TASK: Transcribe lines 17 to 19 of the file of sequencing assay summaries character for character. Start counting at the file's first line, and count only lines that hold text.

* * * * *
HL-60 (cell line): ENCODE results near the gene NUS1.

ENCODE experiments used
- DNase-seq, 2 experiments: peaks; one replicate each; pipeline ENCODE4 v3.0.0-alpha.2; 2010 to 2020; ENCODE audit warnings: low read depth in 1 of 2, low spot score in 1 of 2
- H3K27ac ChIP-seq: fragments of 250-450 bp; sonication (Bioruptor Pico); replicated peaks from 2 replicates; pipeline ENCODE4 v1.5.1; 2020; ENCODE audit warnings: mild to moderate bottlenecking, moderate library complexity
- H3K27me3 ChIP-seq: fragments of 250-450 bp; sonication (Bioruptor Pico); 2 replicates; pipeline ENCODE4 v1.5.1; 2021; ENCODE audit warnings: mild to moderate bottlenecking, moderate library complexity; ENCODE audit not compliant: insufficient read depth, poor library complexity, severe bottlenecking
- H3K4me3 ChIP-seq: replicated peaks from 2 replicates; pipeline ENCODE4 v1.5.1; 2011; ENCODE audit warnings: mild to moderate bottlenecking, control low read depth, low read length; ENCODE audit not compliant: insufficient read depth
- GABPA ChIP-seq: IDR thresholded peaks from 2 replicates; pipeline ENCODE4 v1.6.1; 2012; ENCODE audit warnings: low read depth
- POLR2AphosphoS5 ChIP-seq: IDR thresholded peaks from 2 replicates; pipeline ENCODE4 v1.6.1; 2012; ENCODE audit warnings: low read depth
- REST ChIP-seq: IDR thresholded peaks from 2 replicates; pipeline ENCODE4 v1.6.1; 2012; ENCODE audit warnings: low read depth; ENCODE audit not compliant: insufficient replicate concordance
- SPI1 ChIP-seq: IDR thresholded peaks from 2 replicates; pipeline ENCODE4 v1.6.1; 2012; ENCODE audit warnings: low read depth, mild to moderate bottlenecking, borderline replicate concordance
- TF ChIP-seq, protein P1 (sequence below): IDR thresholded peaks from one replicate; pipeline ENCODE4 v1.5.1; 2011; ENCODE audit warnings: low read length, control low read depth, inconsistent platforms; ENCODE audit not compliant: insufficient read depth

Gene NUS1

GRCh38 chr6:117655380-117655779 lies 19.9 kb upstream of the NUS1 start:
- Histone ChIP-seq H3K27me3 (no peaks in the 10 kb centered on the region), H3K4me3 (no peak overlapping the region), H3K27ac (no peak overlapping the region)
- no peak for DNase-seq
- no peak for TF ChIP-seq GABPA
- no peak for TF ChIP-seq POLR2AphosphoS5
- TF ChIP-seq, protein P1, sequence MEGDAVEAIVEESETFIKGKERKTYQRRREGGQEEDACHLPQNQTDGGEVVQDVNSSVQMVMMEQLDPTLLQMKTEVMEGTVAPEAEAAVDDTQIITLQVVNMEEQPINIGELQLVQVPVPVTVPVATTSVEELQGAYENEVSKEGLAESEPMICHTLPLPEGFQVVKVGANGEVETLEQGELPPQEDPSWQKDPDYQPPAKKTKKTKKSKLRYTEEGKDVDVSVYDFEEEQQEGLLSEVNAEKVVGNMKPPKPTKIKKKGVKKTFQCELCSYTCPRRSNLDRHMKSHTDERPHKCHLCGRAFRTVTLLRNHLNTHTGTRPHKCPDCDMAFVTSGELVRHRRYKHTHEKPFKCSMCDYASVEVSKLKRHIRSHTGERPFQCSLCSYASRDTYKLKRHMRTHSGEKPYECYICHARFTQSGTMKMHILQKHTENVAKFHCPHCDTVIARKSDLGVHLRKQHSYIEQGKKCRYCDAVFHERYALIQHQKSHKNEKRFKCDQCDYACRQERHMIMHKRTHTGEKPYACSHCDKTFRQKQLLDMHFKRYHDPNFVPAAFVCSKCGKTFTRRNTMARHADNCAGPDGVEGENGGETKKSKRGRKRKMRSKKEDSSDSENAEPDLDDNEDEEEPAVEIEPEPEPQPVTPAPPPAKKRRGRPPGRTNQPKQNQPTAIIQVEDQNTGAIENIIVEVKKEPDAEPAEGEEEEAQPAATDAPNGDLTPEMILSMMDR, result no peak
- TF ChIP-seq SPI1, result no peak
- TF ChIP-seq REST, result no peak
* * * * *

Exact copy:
- no peak for TF ChIP-seq POLR2AphosphoS5
- TF ChIP-seq, protein P1, sequence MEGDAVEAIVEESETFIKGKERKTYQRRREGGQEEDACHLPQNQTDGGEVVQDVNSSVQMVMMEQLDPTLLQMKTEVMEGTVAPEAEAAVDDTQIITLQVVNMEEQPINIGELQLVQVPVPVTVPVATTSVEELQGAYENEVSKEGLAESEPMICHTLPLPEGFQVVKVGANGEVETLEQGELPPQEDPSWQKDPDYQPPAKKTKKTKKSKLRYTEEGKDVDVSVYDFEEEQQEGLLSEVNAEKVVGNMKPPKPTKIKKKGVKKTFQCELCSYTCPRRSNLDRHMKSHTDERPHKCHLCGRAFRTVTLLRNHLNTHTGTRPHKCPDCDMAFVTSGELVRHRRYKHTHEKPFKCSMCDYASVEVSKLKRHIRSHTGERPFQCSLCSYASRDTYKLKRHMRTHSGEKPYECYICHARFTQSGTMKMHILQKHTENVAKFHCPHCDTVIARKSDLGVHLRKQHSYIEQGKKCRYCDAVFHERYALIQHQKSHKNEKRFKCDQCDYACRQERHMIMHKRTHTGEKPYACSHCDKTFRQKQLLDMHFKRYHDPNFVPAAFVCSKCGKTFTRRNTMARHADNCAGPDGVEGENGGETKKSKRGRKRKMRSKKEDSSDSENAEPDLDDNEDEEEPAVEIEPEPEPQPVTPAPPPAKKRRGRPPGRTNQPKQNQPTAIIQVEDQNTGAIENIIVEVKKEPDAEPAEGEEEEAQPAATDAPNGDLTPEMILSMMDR, result no peak
- TF ChIP-seq SPI1, result no peak